You are incredibly excited that you got your first rental property and your first tenant. Things were going well – until you didn’t receive your monthly rent payment. You cannot afford to allow your tenants to rent for free and you know you must do something to get your money. But, what? Where do you start? Who do you contact?
The eviction process varies from state to state – and Georgia law, though fairly streamlined, can have many underlying laws that need to be adhered to. Since the entire process can be incredibly overwhelming for a new landlord, we’ve created a step-by-step guide to get you started. Of course, you should always consult with a legal representative to protect both your rights – and those of your tenant.
First, you should know that the Code of Law that governs evictions in the State of Georgia is Title 44, Chapter 7, Article 3a. It states:
§ 44-7-50. Demand for possession; procedure upon a tenant's refusal; concurrent issuance of federal lease termination notice
(a) In all cases when a tenant holds possession of lands or tenements over and beyond the term for which they were rented or leased to such tenant or fails to pay the rent when it becomes due and in all cases when lands or tenements are held and occupied by any tenant at will or sufferance, whether under contract of rent or not, when the owner of such lands or tenements desires possession of such lands or tenements, such owner may, individually or by an agent, attorney in fact, or attorney at law, demand the possession of the property so rented, leased, held, or occupied. If the tenant refuses or fails to deliver possession when so demanded, the owner or the agent, attorney at law, or attorney in fact of such owner may immediately go before the judge of the superior court, the judge of the state court, or the clerk or deputy clerk of either court, or the judge or the clerk or deputy clerk of any other court with jurisdiction over the subject matter, or a magistrate in the district where the land lies and make an affidavit under oath to the facts. The affidavit may likewise be made before a notary public.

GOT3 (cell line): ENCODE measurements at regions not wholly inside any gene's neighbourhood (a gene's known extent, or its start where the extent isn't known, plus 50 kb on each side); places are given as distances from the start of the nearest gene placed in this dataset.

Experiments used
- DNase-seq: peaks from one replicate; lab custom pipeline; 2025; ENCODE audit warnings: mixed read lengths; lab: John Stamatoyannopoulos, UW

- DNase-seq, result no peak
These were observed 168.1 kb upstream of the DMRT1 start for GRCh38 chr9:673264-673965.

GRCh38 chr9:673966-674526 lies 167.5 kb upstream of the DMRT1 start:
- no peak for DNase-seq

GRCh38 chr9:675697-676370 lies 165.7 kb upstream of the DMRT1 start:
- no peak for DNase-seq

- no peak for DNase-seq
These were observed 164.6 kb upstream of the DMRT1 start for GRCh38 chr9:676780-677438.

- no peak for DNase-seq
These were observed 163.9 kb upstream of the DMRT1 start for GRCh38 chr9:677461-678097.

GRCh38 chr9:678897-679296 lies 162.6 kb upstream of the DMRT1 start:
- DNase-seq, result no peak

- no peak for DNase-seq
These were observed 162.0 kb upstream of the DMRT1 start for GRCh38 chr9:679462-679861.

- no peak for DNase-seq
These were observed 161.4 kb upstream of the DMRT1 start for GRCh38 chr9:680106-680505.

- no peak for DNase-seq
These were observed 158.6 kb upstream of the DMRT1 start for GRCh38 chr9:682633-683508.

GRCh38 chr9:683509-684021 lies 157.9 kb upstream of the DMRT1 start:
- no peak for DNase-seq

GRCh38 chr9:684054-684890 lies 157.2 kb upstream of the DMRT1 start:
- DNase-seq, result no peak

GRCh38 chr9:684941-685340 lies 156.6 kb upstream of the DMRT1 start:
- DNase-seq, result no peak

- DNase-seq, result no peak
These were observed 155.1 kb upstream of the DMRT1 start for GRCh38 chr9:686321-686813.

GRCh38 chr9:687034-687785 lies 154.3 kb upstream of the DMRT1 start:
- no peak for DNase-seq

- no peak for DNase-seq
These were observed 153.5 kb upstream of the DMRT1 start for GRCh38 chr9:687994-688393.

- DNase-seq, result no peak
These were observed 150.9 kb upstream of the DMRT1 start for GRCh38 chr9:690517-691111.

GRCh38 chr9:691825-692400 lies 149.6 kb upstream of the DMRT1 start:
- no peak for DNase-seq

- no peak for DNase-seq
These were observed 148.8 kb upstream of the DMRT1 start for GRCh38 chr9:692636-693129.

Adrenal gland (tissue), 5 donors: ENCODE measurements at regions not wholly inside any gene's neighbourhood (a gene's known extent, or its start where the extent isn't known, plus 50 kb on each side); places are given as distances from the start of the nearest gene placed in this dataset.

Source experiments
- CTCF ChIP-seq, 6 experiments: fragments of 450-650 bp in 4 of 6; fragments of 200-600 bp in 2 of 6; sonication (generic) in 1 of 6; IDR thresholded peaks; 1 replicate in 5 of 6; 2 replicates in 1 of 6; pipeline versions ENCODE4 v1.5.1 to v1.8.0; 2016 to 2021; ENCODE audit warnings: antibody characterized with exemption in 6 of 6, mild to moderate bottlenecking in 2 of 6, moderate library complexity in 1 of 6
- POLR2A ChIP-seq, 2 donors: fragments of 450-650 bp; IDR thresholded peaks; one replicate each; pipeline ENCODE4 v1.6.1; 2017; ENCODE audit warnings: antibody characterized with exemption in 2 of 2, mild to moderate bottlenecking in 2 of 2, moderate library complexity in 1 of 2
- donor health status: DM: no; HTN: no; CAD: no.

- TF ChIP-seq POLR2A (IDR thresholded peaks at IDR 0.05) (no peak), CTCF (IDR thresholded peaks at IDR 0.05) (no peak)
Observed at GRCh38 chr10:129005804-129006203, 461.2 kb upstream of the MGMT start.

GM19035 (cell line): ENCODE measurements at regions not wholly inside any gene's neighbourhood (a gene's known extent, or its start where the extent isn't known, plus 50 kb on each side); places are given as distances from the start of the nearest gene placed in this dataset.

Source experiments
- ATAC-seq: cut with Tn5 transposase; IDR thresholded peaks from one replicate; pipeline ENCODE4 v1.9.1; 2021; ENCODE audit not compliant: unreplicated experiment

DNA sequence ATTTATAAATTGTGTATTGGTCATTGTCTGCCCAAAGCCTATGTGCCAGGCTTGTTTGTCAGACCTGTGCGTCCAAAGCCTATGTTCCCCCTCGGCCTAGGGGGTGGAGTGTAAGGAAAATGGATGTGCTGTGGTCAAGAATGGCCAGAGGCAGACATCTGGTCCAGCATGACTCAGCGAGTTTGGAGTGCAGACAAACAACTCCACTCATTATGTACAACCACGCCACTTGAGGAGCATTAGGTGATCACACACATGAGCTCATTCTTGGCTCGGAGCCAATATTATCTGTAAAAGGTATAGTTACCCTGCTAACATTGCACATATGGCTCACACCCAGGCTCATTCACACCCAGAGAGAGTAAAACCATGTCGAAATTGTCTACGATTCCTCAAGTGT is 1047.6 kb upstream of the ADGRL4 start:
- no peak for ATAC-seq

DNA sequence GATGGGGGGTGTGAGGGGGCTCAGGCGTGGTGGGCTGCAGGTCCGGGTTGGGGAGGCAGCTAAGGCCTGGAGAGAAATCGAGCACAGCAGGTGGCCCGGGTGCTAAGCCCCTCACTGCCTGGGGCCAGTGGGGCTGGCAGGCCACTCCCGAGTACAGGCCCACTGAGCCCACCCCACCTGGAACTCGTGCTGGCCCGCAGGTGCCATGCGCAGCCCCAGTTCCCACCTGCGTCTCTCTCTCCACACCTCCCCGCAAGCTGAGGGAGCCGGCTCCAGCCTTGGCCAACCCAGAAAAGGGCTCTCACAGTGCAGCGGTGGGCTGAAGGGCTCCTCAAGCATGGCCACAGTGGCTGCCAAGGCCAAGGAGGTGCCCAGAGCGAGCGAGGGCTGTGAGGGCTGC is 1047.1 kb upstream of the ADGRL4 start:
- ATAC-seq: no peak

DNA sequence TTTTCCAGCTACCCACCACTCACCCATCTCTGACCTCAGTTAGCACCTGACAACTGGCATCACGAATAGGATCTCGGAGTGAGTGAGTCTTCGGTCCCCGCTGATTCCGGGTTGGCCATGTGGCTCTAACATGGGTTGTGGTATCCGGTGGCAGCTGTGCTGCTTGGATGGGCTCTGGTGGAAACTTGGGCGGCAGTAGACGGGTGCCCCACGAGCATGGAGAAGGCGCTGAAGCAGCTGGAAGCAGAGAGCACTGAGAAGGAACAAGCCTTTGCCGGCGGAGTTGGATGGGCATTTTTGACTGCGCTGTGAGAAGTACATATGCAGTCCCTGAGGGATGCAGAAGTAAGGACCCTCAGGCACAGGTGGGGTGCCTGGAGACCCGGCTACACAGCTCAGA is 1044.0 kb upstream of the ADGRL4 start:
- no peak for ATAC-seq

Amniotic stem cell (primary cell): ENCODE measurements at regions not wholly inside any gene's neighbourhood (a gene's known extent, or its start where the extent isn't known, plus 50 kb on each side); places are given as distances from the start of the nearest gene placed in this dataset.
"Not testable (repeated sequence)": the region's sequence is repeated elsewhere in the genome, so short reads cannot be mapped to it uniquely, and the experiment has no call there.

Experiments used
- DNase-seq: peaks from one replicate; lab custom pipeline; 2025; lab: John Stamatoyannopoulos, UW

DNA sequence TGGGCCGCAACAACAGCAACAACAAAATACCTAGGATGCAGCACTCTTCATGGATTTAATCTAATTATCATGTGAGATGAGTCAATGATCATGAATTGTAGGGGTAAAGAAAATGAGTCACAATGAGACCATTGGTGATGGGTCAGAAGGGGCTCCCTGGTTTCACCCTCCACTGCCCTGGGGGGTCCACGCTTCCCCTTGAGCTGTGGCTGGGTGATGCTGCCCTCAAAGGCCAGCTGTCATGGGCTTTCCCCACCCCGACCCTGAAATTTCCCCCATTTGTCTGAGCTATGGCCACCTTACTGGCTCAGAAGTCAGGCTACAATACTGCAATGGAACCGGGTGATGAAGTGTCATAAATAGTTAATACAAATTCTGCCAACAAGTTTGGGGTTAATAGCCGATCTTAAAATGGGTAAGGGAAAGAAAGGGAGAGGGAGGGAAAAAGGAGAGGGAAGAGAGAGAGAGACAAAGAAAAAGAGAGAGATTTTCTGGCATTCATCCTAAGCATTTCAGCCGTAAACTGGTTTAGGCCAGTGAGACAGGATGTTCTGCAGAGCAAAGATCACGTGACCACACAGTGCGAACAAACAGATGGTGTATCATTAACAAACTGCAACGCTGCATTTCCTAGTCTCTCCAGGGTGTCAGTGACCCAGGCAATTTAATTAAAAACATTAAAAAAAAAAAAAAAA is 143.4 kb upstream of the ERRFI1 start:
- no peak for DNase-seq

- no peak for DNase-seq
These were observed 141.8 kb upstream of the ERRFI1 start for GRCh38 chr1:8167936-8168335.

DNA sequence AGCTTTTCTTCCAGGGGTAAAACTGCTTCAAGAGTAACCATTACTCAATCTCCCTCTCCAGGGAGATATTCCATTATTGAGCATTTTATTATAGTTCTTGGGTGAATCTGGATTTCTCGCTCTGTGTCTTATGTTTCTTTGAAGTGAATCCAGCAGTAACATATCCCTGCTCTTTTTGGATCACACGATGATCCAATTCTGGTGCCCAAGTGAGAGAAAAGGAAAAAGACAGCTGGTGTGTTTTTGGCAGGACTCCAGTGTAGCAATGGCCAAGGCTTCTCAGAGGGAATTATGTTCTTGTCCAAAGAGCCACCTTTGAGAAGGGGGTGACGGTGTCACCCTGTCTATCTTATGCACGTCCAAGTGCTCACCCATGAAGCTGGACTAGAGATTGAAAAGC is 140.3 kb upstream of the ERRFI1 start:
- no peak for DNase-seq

You have the right, after demand has been made for the money and sufficient time has passed (no specified amount of time in Georgia, but the good legal practice is at least 3 days), to go before the court and start eviction proceedings. Please note that the state of Georgia does not require written notice. This may be a verbal notice given to the tenant.
So, where do you go to initiate an eviction? In Georgia, landlord-tenant cases are handled in the Clerk’s Office located at the Civil Division of the State Court. Check with your local law enforcement as, depending on your county, some will also help you initiate the eviction process.
When you contact the court, you will file your affidavit stating the facts, demanding that the current tenant turn over possession to the property. The Judge will then issue a summons that is to be personally served with a copy of the filed affidavit. This will be sent to the Sheriff to complete. If there is any issue with serving, various other methods, such as posting or sending via first-class mail may potentially be options.
Your tenant will then have 7 business days to file an answer – or cure the deficiency.
If, however, within those 7 days your tenant fails to comply, the Judge will issue and sign a Writ of Possession that is directed to the local Sheriff. This writ gives the Sheriff the authority to remove the tenant and his/her possessions from the property and return possession to the landlord.
The laws concerning evictions affect both parties. While the process is rather simple and straightforward, it is best to seek proper legal advice before proceeding. A mere oversight in a tenant’s right could land you with bigger problems than you started with.
Marina Shlomov, a managing partner at ALH|Podland Realty and Atlanta Rental Homes Property Management is the author of many articles on Landlording, Real Estate, Rental Property Management, Atlanta Property Management, and Real Estate Investing. A residential builder in the state of Georgia since 1999, Marina is an investor herself. Her Atlanta property management company is intended “For Investors” and “By Investors” for a simple reason – she knows what investors’ goals are and she works hard to reach their goals. In her spare time, Marina likes to spend time with her family, friends, garden, read and travel. Check her out at www.alhpodland.com. You can find Marina’s articles and comments at @rentalhomesatl on Twitter, on Facebook, Google+, Blogger. and YouTube,BiggerPockets and REI CLub and LinkedIn.